On the University of Minnesota campus, if you go up to the third floor of Appleby Hall, take a left, and stop at the end of the hallway, you will see room 311 in front of you. This is the Asian Pacific American Resource Center (APARC). Open the door and enter the room. You will be greeted with a modern, sleek-looking room that looks way better than any room you’ve ever been in before. Make sure to greet the two receptionists at the front desk and sign in—maybe take a look at the colorful assortment of pamphlets and flyers laid out on the desk. Perhaps something might catch your eye? This lounge-library-tutoring service-computer lab-kitchen-conference room in front of you is APARC.

What is APARC?

APARC is funded by the AANAPISI grant. Instead of me elaborating on what the Asian Pacific American Resource Center (APARC) is, it’s better to let APARC explains itself: “The Asian Pacific American Resource Center (APARC) is a community committed to affirming the experiences of Asian American and Pacific Islander students and their diverse communities. Join us to strengthen your leadership skills, receive support with school, participate in professional development activities, and connect with other AAPI students.”

As a resource on campus, APARC is committed to serving AAPI students (more info below). It operates on a number of pillars:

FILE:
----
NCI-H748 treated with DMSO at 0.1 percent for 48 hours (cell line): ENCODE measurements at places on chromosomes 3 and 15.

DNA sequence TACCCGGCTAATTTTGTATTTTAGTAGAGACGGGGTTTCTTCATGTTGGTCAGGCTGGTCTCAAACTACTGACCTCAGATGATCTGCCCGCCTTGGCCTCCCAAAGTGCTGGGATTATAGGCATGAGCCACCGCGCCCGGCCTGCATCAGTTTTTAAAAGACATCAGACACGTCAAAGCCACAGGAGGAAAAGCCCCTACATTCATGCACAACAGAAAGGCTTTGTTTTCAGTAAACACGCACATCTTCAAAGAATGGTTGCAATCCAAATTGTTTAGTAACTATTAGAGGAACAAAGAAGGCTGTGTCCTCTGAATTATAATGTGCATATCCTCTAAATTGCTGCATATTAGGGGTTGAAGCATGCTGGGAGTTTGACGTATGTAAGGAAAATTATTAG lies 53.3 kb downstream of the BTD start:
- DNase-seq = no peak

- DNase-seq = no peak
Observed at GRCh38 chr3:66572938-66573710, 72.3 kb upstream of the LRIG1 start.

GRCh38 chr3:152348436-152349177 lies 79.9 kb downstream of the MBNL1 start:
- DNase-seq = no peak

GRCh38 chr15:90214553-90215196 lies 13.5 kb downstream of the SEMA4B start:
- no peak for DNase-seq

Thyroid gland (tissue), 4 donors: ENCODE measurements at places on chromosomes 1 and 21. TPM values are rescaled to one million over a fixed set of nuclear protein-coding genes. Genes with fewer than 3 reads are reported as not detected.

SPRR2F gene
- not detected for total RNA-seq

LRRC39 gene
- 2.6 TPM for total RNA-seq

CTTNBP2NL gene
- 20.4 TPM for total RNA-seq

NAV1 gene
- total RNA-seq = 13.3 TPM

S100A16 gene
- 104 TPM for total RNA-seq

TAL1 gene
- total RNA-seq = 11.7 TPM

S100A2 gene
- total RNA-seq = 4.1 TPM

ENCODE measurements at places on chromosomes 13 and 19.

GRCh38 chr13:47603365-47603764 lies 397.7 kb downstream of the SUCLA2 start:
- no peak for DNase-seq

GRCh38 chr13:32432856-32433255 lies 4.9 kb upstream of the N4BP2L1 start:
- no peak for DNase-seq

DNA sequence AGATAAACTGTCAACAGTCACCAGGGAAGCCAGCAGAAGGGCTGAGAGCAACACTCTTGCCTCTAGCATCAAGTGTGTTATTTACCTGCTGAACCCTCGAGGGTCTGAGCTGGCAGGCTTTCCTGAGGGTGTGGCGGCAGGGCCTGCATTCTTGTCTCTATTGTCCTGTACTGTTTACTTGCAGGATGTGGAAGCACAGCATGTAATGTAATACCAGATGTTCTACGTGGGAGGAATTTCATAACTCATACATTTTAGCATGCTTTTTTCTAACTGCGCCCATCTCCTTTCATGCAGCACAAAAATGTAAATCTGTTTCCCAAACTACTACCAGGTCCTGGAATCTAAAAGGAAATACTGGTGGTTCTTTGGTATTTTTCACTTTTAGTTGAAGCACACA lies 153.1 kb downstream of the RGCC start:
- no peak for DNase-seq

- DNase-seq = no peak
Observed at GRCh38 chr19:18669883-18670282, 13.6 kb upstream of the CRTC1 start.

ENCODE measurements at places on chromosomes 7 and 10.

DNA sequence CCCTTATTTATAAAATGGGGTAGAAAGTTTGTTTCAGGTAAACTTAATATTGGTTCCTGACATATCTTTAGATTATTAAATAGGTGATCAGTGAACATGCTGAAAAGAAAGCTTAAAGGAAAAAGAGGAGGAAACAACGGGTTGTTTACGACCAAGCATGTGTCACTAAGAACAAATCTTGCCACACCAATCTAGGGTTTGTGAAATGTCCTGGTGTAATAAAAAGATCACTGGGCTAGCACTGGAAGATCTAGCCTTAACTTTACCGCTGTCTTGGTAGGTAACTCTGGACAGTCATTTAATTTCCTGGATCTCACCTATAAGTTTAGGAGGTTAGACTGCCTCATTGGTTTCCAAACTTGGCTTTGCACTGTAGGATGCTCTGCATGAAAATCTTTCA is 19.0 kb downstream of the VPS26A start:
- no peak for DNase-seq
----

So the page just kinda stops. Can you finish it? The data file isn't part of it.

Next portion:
• Academic Success: ensuring that AAPI students are retained, succeeding, and having access to resources.
  •  Building a community: providing a space where students can hang out, socialize, study, and many more.
  • Awareness Building: helping students learn their history and promote a better understanding of the AAPI culture on the U of M campus.
  • Leadership Development: engaging students to become leaders in the AAPI community.
  • Storytelling: empowering students to share their stories about self-identity through storytelling.

How Does APARC Define AAPI?

APARC defines Asian American and Pacific Islander students to be everyone whose heritage originates from Asia and the Pacific Islands. This includes but is not limited to East Asia (China, Korea, Japan), Southeast Asia (Vietnam, Hmong, Laos), South Asia(India, Pakistan) and Pacific Islands (Samoa, Native Hawaii). In addition, this is inclusive of people who are multiracial, mixed, and transracial adoptees. That said, APARC believes in self-identification because AAPI is incredibly complex and diverse and it is important for people to have power in defining themselves.

Tomorrow, I will introduce you to the services that APARC provides, the programs that students can partake in, what kinds of students it serves, something you should know about APARC, and how to stay connected to APARC! Check out part two here!